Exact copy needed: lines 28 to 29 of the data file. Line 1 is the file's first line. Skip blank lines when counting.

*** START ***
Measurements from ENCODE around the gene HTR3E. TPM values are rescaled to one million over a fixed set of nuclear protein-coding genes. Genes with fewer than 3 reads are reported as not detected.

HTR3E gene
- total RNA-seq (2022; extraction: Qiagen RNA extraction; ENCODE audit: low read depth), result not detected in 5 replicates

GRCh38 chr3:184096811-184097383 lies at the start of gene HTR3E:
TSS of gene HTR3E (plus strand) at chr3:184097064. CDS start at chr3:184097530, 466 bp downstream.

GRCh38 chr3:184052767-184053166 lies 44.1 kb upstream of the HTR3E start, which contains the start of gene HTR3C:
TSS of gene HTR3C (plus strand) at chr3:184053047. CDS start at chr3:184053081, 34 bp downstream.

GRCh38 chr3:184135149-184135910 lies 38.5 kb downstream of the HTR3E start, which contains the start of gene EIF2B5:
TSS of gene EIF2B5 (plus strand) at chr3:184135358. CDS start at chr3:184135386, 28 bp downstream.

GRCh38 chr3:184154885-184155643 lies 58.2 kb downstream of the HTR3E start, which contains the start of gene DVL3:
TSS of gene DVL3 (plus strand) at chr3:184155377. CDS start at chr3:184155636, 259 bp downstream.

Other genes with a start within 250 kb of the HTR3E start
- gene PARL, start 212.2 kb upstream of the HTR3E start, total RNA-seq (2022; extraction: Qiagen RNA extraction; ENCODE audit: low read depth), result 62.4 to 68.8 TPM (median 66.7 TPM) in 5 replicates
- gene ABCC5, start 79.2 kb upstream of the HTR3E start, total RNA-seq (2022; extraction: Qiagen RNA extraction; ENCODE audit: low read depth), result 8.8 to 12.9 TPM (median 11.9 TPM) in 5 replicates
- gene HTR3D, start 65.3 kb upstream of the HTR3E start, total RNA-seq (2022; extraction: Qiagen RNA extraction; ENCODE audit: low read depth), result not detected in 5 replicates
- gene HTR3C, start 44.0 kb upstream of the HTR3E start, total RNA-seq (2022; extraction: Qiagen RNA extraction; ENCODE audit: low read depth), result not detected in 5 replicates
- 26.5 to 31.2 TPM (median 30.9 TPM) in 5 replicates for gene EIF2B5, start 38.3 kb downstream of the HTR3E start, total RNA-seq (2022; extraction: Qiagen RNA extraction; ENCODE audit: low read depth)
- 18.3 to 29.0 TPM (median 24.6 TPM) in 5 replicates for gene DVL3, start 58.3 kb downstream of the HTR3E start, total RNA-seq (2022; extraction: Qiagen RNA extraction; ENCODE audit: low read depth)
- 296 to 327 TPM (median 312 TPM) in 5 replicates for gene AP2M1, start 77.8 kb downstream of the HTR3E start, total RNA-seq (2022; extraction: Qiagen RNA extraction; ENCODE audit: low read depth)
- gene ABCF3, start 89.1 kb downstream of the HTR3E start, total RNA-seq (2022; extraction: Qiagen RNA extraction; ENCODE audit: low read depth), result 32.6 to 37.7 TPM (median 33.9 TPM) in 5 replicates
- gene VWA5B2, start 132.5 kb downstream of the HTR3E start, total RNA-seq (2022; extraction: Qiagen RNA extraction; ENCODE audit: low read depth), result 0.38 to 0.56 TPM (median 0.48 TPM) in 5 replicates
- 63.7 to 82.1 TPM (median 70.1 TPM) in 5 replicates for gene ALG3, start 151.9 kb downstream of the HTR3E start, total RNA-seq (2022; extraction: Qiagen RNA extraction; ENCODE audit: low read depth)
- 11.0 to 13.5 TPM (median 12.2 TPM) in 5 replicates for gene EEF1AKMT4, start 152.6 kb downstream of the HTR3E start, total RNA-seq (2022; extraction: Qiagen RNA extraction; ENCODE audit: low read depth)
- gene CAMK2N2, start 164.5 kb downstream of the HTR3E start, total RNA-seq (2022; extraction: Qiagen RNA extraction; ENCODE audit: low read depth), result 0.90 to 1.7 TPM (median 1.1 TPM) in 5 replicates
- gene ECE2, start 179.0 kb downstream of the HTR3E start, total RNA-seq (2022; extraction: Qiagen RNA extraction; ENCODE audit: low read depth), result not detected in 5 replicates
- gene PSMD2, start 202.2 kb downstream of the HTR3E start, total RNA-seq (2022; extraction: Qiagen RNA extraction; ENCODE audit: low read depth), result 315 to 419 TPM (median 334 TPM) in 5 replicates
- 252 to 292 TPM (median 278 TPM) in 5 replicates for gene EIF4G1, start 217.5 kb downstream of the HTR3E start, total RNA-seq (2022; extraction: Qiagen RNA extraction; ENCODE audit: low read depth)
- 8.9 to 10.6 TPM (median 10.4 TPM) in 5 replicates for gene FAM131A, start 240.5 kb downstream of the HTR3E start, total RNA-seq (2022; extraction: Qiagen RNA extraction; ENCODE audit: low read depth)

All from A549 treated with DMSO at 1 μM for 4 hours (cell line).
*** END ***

- 8.9 to 10.6 TPM (median 10.4 TPM) in 5 replicates for gene FAM131A, start 240.5 kb downstream of the HTR3E start, total RNA-seq (2022; extraction: Qiagen RNA extraction; ENCODE audit: low read depth)

All from A549 treated with DMSO at 1 μM for 4 hours (cell line).